aliasing filter on that body was a bit too strong. I don't know if that's actually the case, but it wouldn't surprise me.
The live view implementation on the D700 was horrible - the mirror jumps up and down pointlessly - but other Nikon
bodies of that era shared the same problem.
The D800/800E are amazing cameras that got nearly everything "right" with the possible exception of sluggish auto focus
in dim light.
If, with the emphasis on IF, the leaked specs emerging are true and the price point is right (!), I can see Nikon selling lots of these.
Twin SD slot, both UHS II compatable.
...and if Nikon want to try and get the jump on Canon, possibly 4k as-well.
Why are we even discussing a camera based on a rumour? Five pages (and counting) of pure speculation, wishful thinking and "what I'd like to see Nikon do is....". I know it's been a slow couple of weeks on this forum, but let's keep a sense of proportion guys.
"Why are we even discussing a camera based on a rumour?" Because it's fun Joe! Listen to the rumors about new cars, new Iphones etc., etc. The rumor I really like about the new D750 is that it may have a bokeh enhancer built into the body so I won't have to rely on my existing cheap lenses to get some decent bokeh. Could be a real game changer!
I have to agree with Tim that even if it is mostly BS, it satiates the NAS in us, for a while at least.
But where's the D7200? The expected camera at Photokina...
I don't think they have ever co-released an FX and DX camera together...have they?
Mind you, if it is the D700's true successor and the D7200 has all the 'flaws' that made it NOT the next D300S fixed, it's a mighty interesting pairing they've made!!!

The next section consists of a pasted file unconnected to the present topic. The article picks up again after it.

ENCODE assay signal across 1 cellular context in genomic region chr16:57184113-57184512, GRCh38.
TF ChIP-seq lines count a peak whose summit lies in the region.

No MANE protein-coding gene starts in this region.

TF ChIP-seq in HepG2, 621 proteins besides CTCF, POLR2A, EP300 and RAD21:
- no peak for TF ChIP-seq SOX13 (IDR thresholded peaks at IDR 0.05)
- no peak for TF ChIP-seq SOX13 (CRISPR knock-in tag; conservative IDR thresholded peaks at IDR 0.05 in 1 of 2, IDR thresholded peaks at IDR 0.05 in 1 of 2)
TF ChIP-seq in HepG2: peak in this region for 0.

NAS? what's that..
The rumor I really like about the new D750 is that it may have a bokeh enhancer built into the body so I won't have to rely on my existing cheap lenses to get some decent bokeh. Could be a real game changer!Tim, you started this thread by stating that Nikon "finally get it right" with this so called D750. Of course that suggests Nikon has not been getting it right, at least for some time; that in itself is very questionable.
And by stating that Nikon is getting it right this time, you apparently know, or at least you think you know, some specific details about some future cameras. I wonder exactly which features make it right this time. Are you talking about this bokeh enhancer? Hopefully not.
I don't think they have ever co-released an FX and DX camera together...have they?Have you heard of the simultaneous D3 and D300 announcement on 23rd August, 2007? Nikon spent a lot of money to fly plenty of people around the world to Tokyo for the introduction, including Bjorn Rorslett and Ellis Vener .... Who knows how much money Nikon spent for that occasion? Unfortunately, the great recession hit the following year and we haven't seen that kind of spending again: http://www.photo.net/nikon-camera-forum/00MKgI
As I said before, those rumor sites have little creditability. They would hesitate to make things up; a little typo on some web site in some corner is major news for them .... It can be fun if you consider them "entertainment." If you believe in the rumors and are hoping that your dream camera to replace your whatever aging camera is just around the corner, the eventual disappointment will be frustrating.
Doh, I knew there was something nagging the back of my mind!.
So, a FX D750 and DX D7200 'Action Camera' double release in presidented!
.........and they only just missed the 7 year anniversary!
What I like about the rumored specs are: Fully articulated screen and a lighter body. These are enough for me to say "Finally, …"